Discussion in 'Classic Menswear' started by TexasTexter, Jan 3, 2017.
Anyone on here have Bourbon Carlyles? I'm curious how it looks in real world photos.
You won't regret them. I also don't think you will last to the Anniversary sale but I salute you for hoping you can make it haha.
The price hike is sad though. Did operating/material costs jump 3.8% in the last year or are we simply looking for greater profit margins here. There is basically no chance I'd buy anything not on sale with exception of SMU shell without SMU fees.
Quote: I've added three pair(s) in 2017 already. I know that's small potatoes by thread standards, but for me... whoa. Right now my consolation is that I'm lowering my average price-per-pair. For me, the worst part is after I've charged the credit card and before the shoes are in my hands (or on my feet). And, I'm with you. No way in heck I'm paying full price for AEs.
Agreed. If you only have one dress shoe, it should be that one.
There's a lot of talk about TX bbqin this thread today. Drive 90 minutes south to Leon Springs and check Rudy's. The greatest smoked turkey on the planet!
I can't speak to the bourbon color in particular as I have them in black, but what I can say is the pictures don't do justice to the shape of the Carlyle. I'm wearing them right now and try to work them into my rotation once per week.
My favorite TX BBQ comes from my back yard.
Out of curiosity, what makes the cap toe balmoral the "right shoe", as opposed to, say, the Carlyle below, or Cornwallis?
Just a quick PSA - a pair of Merlot Strands in 9.5D appeared on the main AE clearance site at $237. If I didn't already have 2 pairs in the mail, I'd drop the hammer, but I need to implement some austerity measures based on current purchasing patterns.
Mostly because it's the safest choice in many formal settings. Most people would not know the difference, but those who do would never question the choice of a black cap toe oxford at a wedding, funeral, or pretty much any formal business setting, including job interviews. That's not to say any other shoe wouldn't work in like situations, but no other is going to be as universally accepted. As such it gives you the confidence of knowing you have made the right choice in footwear for those situations regardless of what your sartorial knowledge is. It's kinda like owning a black or charcoal suit or a navy blazer. It's just one of those essentials that forms the foundation of a proper wardrobe.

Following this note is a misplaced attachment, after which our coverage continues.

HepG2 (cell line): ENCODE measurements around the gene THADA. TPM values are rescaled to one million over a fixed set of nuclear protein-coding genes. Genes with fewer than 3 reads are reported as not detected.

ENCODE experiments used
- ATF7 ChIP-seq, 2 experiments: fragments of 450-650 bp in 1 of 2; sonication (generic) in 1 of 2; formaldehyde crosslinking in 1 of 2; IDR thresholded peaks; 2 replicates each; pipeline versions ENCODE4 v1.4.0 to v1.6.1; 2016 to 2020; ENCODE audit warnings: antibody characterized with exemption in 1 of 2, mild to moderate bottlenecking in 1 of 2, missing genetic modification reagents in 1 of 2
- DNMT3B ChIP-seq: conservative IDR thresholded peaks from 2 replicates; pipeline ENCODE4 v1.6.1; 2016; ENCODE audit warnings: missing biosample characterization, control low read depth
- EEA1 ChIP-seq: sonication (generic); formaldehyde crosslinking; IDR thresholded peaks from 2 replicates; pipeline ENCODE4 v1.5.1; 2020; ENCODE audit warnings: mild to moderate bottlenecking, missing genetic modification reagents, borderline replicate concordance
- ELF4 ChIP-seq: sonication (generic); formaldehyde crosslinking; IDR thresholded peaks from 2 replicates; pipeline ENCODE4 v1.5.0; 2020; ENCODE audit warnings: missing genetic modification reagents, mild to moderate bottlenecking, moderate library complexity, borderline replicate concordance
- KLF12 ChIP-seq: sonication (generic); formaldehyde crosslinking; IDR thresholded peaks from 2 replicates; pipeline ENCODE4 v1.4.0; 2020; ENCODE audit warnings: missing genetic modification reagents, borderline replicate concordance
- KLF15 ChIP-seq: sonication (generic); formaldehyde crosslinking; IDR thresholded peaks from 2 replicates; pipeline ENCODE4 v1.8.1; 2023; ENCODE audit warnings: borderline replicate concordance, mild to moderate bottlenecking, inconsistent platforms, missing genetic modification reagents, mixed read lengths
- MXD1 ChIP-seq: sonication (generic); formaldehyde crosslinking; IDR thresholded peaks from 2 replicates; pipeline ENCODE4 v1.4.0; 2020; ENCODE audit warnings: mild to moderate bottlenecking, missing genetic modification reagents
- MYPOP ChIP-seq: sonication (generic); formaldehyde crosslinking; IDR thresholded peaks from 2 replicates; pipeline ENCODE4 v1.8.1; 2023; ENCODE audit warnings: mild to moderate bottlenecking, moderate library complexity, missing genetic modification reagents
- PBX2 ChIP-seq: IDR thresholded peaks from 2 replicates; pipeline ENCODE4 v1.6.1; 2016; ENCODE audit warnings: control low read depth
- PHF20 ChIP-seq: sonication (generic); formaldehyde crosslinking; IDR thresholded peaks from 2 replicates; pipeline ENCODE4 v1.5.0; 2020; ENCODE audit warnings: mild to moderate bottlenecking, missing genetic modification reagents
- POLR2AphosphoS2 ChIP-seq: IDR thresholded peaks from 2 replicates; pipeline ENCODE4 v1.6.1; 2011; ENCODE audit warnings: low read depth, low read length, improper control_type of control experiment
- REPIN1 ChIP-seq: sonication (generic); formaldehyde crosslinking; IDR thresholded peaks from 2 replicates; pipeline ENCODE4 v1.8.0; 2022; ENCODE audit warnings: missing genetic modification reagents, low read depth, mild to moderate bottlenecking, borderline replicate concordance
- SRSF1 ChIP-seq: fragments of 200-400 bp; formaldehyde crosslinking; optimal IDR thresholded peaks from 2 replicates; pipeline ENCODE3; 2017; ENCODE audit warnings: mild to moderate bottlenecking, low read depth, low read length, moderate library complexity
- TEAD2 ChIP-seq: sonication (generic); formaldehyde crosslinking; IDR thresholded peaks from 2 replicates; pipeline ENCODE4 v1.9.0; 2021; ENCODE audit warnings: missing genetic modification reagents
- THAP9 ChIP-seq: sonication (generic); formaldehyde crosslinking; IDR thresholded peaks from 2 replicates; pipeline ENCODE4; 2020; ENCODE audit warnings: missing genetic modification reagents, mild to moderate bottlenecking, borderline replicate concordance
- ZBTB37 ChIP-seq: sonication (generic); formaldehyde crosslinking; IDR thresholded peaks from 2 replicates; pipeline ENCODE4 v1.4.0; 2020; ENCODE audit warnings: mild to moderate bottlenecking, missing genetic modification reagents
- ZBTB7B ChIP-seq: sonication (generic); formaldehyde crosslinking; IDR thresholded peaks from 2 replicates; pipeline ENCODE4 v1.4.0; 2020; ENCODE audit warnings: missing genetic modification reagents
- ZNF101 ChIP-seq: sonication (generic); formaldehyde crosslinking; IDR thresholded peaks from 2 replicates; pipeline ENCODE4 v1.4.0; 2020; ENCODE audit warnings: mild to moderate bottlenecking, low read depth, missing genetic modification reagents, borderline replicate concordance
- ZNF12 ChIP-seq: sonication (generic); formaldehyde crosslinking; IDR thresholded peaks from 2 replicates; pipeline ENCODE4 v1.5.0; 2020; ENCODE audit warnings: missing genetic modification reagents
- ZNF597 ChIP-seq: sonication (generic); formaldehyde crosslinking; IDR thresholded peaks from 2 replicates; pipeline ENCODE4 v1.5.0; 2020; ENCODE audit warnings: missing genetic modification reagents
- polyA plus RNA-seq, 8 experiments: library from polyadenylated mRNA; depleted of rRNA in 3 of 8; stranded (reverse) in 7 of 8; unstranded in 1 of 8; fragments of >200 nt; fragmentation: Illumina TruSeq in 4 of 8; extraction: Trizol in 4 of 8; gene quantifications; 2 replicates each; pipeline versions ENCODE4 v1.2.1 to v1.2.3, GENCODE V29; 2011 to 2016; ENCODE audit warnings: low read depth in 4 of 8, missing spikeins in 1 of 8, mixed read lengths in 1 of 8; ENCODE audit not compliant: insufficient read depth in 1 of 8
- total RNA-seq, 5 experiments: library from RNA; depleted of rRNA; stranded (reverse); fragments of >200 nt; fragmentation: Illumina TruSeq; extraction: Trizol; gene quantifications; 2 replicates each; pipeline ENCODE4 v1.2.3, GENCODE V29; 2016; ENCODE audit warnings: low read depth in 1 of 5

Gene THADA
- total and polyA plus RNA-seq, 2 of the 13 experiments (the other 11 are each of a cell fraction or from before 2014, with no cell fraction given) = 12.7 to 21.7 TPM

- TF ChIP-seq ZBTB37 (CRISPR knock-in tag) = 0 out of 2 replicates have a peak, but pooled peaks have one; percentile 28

The general rule is, the less adorned the shoe is, the more formal it is. So, the brogueing on the Cornwallis makes it less formal than the Park Avenue. But wait, you say, the Carlyle has no cap, so doesn't that make it more formal than the Park Avenue? Fair question. Look in any reputable source of men's style guidance and you'll see the cap toe balmoral recommended as the go to 'formal' suit shoe. I'm guessing here but think a cap toe may have filled that niche to differentiate it from the whole cuts you would be more likely to see with true formal wear (e.g. opera pumps with a tux). Could you wear an un-brogued calf whole cut in lieu of a cap toe balmoral? Sure. And you'd still be within the bounds of good taste if a bit affectatious.
One thing I forgot to mention is my recent procurement of a couple of sets of AE Dawhyde waxed replacement laces. They are pictured on my black Carlyles upthread. If you like thin round laces, these are the ones to get. They are heavily waxed and do a great job of lacing up tightly and remaining that way. They seem to work quite well with the Carlyle.
Warwicks for Valentines Day. I would've actually worn my Grayson's had I not been dodging tornadoes this morning:
Regarding the conversation a few pages back on work attire/judginess: Im in leadership at a financial services firm that has a coat/tie policy (preferrably suit) 5 days/week. I'll definitely judge a little bit based on what someone is wearing (though to be fair, I've complimented on a coworker's well shined/well taken care of walnut J&M brogued captoes.
This is my formality ranking of the AE classics:
Carlyle > Park Ave > Cornwallis = Fifth Ave > Strand = Mcallister
Carlyle can barely pass for black tie (you technically need tuxedo pumps for that, but a Carlyle is good).
Park Ave and Carlyle are good for most business formal, weddings, funerals, etc. Hard to dress down with jeans but the Park Ave is a bit easier to dress down.
Cornwallis and Fifth Ave are good for banker business casual in the strictest places, and if you're not in a super conservative industry (basically everywhere but banking in England), then strand and mcallister are great for business casual.
Of course these are only guidelines. No one will kill you if you wear a pair of Strands as business formal in conservative industries, but there are those who may look down on you for it.
As the 2017 Great "Bluchers with a Suit?" Debate winds down, I have a confession to make. (Looking nervously over shoulder)
Once, at a wedding, I paired with a dark gray suit with a pair of vintage #8 shell @#$%& gunboats. Double soles, storm welt, the whole nine yards.
And I liked it. (cue Katy Perry music)
It was a one time indiscretion and my wife and I have agreed to never speak of it again. But I do recall it fondly.
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